Greenspan: Interest Rates Must Rise

WASHINGTON -- Federal Reserve Chairman Alan Greenspan told Congress on Wednesday that America's economic recovery has good momentum and that low, short-term interest rates will have to rise at some point, though he did not say when.

"Looking forward, the prospects for sustaining solid economic growth in the period ahead are good," Greenspan said in prepared testimony to the Joint Economic Committee.

Greenspan, in striking an upbeat tone about the economy, noted a much-awaited improvement in the hiring climate after a long period in which an uneven economic recovery had failed to produce significant increases in the nation's payrolls.

But with the rebound in the economy, some companies are finding it easier to raise their prices, Greenspan said. He also noted that the fall in the value of the U.S. dollar and a strengthening global economy were adding to pricing pressures at home.

While stressing that inflation currently remains low, he said it was the job of the Federal Reserve to be stay on the alert for an unwelcome flare-up in inflation.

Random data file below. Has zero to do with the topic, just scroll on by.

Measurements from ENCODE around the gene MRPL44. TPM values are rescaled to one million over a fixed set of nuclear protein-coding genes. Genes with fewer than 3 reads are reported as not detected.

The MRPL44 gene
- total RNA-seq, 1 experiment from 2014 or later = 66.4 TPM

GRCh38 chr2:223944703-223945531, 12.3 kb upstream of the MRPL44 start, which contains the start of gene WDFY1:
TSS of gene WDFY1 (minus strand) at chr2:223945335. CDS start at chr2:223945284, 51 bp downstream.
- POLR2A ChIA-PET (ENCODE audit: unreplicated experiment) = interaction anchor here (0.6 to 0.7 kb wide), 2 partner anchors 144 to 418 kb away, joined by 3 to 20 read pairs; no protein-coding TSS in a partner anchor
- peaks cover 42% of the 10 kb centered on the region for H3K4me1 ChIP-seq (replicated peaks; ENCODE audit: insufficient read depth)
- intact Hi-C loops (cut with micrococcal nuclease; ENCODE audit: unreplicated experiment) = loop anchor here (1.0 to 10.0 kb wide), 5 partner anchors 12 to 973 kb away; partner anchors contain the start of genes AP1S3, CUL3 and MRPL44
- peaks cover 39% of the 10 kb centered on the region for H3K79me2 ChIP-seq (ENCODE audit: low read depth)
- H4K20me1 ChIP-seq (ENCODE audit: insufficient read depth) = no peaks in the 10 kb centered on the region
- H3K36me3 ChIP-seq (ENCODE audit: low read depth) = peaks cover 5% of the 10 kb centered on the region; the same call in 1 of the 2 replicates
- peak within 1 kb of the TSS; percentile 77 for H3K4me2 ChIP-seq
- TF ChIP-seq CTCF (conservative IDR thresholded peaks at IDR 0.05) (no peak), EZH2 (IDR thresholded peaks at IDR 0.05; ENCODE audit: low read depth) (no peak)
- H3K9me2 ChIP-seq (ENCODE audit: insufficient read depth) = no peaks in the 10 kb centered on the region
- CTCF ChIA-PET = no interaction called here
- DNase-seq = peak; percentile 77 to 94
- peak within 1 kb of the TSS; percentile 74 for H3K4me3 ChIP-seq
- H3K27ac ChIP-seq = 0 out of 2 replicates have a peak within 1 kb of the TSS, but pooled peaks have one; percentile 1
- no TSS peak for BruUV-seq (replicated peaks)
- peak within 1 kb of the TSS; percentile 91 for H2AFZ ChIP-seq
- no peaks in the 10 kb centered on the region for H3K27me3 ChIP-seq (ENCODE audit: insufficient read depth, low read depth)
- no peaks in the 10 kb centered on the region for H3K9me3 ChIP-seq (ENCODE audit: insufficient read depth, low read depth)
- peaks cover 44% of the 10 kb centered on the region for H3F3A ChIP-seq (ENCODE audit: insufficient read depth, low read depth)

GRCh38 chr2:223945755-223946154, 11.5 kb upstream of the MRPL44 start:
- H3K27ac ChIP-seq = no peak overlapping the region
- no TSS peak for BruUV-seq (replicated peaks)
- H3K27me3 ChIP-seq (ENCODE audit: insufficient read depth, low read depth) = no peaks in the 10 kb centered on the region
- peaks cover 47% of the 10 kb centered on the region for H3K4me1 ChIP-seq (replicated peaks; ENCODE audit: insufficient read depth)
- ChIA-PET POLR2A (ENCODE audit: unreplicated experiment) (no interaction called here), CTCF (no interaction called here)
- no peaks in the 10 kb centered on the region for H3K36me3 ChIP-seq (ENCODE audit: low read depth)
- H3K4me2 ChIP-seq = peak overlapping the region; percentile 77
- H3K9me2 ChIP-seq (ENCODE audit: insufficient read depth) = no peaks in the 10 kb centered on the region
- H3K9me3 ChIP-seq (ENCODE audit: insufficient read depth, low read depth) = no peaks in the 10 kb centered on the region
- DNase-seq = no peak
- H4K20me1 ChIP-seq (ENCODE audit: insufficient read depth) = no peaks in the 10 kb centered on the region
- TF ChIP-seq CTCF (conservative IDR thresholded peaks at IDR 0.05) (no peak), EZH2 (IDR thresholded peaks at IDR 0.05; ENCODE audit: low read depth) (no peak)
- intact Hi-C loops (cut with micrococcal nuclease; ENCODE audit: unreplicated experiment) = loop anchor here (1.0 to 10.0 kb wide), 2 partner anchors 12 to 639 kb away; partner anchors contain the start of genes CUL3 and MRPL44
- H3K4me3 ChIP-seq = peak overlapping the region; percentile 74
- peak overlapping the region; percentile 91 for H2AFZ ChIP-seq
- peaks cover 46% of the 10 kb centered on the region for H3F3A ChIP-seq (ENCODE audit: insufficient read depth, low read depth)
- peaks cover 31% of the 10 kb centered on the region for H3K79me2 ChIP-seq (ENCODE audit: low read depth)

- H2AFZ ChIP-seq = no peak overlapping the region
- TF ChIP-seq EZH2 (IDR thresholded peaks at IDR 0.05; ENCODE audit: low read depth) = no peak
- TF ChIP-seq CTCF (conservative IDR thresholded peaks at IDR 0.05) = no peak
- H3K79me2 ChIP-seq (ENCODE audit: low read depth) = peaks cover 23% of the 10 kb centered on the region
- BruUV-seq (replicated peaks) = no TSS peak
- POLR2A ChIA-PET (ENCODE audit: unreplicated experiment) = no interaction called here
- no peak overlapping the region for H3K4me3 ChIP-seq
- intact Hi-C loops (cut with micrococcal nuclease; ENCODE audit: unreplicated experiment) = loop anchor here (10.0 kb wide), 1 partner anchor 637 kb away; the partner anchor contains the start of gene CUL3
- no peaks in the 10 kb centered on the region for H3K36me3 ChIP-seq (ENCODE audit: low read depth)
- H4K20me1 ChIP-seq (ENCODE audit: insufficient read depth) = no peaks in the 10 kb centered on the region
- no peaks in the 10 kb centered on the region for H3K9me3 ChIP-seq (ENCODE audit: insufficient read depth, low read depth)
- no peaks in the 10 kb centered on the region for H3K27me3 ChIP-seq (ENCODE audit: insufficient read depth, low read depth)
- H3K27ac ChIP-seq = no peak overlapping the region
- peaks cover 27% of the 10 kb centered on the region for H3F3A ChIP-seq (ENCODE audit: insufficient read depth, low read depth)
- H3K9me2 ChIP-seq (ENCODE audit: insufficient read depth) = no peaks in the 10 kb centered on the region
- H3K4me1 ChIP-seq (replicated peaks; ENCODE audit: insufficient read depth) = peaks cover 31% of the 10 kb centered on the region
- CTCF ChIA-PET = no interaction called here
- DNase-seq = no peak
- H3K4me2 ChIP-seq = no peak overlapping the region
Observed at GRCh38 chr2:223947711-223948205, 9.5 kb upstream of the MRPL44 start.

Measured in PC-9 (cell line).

"As I have noted previously, the federal funds rate must rise at some point to prevent pressures on price inflation from eventually emerging," Greenspan said. "As yet, the protracted period of monetary accommodation has not fostered an environment in which broad based inflation pressures appear to be building."

Since last June, Greenspan and his colleagues have held the federal funds rate -- a key short-term interest rate -- at 1 percent, the lowest since 1958. Most economists believe the Fed will leave rates at that level at its next meeting on May 4.

Looking ahead, some economists predict the Fed will begin to push rates higher later this year. But others believe rates might stay where they are into 2005.

Greenspan's comments marked the second signal in two days that the Fed was beginning to edge closer to raising interest rates. Greenspan's remarks before the Senate Banking Committee on Tuesday sent stocks tumbling as Wall Street investors feared a rate increase would come sooner rather than later.

"The Federal Reserve recognizes that sustained prosperity requires the maintenance of price stability and will act, as necessary, to ensure that outcome," Greenspan said in his testimony Wednesday.

As he did on Tuesday, Greenspan noted that deflation -- a prolonged and widespread decline in prices -- was no longer a concern as it was this time last year.

But at the same time, inflation for the most part remained tame, especially in the all-important area of wages, Greenspan said. He attributed this in large part to the long period of weak job creation the economy has endured.